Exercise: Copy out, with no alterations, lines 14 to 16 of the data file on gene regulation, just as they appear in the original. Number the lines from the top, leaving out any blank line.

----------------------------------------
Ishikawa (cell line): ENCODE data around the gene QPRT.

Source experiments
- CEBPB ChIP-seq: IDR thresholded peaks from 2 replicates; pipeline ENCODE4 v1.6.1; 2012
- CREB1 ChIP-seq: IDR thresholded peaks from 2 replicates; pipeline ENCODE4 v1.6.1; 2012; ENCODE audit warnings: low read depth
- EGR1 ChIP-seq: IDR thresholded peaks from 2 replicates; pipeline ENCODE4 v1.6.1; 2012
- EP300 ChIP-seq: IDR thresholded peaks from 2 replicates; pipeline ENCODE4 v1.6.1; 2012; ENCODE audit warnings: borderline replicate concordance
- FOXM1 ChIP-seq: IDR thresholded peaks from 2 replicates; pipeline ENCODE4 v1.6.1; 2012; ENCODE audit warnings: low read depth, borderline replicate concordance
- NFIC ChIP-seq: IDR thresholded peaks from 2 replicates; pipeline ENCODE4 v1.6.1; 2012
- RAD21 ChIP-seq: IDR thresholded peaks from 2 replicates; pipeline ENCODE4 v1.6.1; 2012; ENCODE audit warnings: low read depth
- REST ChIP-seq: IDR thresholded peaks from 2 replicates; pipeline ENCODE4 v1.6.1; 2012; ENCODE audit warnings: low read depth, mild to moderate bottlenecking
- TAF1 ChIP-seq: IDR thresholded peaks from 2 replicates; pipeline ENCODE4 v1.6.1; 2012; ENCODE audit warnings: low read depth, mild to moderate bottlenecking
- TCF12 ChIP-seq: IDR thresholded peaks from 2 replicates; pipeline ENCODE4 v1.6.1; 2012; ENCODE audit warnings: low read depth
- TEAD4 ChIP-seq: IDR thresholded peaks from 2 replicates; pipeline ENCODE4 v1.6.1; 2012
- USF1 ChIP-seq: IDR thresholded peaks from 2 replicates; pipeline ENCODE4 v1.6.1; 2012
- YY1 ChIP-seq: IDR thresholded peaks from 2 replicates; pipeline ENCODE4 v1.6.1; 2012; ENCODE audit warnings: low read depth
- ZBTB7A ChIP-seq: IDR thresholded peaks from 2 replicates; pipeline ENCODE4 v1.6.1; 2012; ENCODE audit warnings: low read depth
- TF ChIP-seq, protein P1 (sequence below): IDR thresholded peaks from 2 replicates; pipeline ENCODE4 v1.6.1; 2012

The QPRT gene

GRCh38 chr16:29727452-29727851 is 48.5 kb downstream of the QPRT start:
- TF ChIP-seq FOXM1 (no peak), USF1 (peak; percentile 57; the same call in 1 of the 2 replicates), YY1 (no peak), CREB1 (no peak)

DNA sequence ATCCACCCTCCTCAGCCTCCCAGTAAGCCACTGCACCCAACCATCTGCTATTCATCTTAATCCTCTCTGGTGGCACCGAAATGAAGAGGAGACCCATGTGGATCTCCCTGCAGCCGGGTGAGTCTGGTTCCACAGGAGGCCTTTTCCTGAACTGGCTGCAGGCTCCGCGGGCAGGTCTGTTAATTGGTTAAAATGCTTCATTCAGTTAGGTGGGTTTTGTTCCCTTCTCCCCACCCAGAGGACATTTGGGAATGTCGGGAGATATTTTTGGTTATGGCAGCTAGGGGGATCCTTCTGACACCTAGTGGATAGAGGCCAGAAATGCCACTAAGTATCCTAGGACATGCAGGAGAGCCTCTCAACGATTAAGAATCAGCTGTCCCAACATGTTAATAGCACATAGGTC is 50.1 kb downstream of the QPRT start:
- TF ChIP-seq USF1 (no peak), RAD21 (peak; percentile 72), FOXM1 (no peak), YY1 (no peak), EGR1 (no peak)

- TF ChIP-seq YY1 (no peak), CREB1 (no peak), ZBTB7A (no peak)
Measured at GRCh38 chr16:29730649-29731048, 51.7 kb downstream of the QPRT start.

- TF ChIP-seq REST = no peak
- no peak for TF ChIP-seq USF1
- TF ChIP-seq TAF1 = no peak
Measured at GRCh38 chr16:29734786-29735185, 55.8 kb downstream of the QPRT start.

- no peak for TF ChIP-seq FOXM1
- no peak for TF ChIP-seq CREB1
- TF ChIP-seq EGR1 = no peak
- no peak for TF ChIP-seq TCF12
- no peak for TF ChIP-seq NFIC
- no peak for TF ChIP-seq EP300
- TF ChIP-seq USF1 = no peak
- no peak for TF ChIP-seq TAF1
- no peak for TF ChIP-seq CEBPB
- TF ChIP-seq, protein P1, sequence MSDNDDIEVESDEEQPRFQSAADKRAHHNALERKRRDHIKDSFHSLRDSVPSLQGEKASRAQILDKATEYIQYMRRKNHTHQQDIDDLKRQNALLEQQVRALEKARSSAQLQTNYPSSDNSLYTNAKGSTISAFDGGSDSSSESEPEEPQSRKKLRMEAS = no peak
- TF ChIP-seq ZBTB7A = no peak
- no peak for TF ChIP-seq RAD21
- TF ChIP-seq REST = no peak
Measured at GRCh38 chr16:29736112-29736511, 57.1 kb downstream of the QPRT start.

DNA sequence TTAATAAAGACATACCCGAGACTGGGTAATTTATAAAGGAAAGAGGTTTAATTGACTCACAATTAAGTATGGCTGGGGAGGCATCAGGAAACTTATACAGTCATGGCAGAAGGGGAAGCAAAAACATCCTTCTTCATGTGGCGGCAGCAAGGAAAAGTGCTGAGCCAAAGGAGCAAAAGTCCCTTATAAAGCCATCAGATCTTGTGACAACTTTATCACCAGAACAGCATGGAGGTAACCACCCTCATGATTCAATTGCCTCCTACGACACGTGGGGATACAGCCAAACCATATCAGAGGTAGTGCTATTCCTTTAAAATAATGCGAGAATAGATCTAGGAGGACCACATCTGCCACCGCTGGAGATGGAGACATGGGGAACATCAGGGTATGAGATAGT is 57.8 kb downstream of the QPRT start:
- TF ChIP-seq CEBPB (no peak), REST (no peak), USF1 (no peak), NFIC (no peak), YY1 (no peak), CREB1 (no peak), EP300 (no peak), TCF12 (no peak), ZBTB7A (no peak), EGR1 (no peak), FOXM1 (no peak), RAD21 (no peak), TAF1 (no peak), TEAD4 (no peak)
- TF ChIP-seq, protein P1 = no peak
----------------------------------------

- USF1 ChIP-seq: IDR thresholded peaks from 2 replicates; pipeline ENCODE4 v1.6.1; 2012
- YY1 ChIP-seq: IDR thresholded peaks from 2 replicates; pipeline ENCODE4 v1.6.1; 2012; ENCODE audit warnings: low read depth
- ZBTB7A ChIP-seq: IDR thresholded peaks from 2 replicates; pipeline ENCODE4 v1.6.1; 2012; ENCODE audit warnings: low read depth